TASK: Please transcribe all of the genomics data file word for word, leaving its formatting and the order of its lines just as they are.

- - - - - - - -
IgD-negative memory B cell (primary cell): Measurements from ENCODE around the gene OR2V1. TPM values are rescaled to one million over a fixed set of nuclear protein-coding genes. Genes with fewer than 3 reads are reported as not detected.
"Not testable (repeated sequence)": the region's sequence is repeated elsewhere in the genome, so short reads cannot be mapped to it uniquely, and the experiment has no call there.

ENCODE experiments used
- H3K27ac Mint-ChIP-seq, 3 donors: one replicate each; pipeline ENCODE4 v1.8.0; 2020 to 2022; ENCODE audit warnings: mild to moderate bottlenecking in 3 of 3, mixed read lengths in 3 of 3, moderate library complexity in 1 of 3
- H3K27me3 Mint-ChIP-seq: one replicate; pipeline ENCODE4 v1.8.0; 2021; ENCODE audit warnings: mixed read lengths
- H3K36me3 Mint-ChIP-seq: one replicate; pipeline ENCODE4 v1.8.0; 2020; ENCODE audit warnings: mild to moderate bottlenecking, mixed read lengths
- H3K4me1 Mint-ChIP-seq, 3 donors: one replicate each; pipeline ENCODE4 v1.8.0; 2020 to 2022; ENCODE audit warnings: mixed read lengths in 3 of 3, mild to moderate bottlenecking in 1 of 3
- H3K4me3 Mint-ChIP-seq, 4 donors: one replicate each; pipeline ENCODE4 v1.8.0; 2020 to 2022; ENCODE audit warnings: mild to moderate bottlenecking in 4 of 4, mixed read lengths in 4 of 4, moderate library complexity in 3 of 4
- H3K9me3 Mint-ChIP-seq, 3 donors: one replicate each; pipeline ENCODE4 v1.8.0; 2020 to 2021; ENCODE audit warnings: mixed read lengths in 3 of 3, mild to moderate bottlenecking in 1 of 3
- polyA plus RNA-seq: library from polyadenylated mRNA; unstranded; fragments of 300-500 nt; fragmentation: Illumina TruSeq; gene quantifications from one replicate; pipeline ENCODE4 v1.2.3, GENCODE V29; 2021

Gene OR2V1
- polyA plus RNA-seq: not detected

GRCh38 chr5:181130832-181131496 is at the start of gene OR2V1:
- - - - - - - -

IgD-negative memory B cell (primary cell): Measurements from ENCODE around the gene OR2V1. TPM values are rescaled to one million over a fixed set of nuclear protein-coding genes. Genes with fewer than 3 reads are reported as not detected.
"Not testable (repeated sequence)": the region's sequence is repeated elsewhere in the genome, so short reads cannot be mapped to it uniquely, and the experiment has no call there.

ENCODE experiments used
- H3K27ac Mint-ChIP-seq, 3 donors: one replicate each; pipeline ENCODE4 v1.8.0; 2020 to 2022; ENCODE audit warnings: mild to moderate bottlenecking in 3 of 3, mixed read lengths in 3 of 3, moderate library complexity in 1 of 3
- H3K27me3 Mint-ChIP-seq: one replicate; pipeline ENCODE4 v1.8.0; 2021; ENCODE audit warnings: mixed read lengths
- H3K36me3 Mint-ChIP-seq: one replicate; pipeline ENCODE4 v1.8.0; 2020; ENCODE audit warnings: mild to moderate bottlenecking, mixed read lengths
- H3K4me1 Mint-ChIP-seq, 3 donors: one replicate each; pipeline ENCODE4 v1.8.0; 2020 to 2022; ENCODE audit warnings: mixed read lengths in 3 of 3, mild to moderate bottlenecking in 1 of 3
- H3K4me3 Mint-ChIP-seq, 4 donors: one replicate each; pipeline ENCODE4 v1.8.0; 2020 to 2022; ENCODE audit warnings: mild to moderate bottlenecking in 4 of 4, mixed read lengths in 4 of 4, moderate library complexity in 3 of 4
- H3K9me3 Mint-ChIP-seq, 3 donors: one replicate each; pipeline ENCODE4 v1.8.0; 2020 to 2021; ENCODE audit warnings: mixed read lengths in 3 of 3, mild to moderate bottlenecking in 1 of 3
- polyA plus RNA-seq: library from polyadenylated mRNA; unstranded; fragments of 300-500 nt; fragmentation: Illumina TruSeq; gene quantifications from one replicate; pipeline ENCODE4 v1.2.3, GENCODE V29; 2021

Gene OR2V1
- polyA plus RNA-seq: not detected

GRCh38 chr5:181130832-181131496 is at the start of gene OR2V1: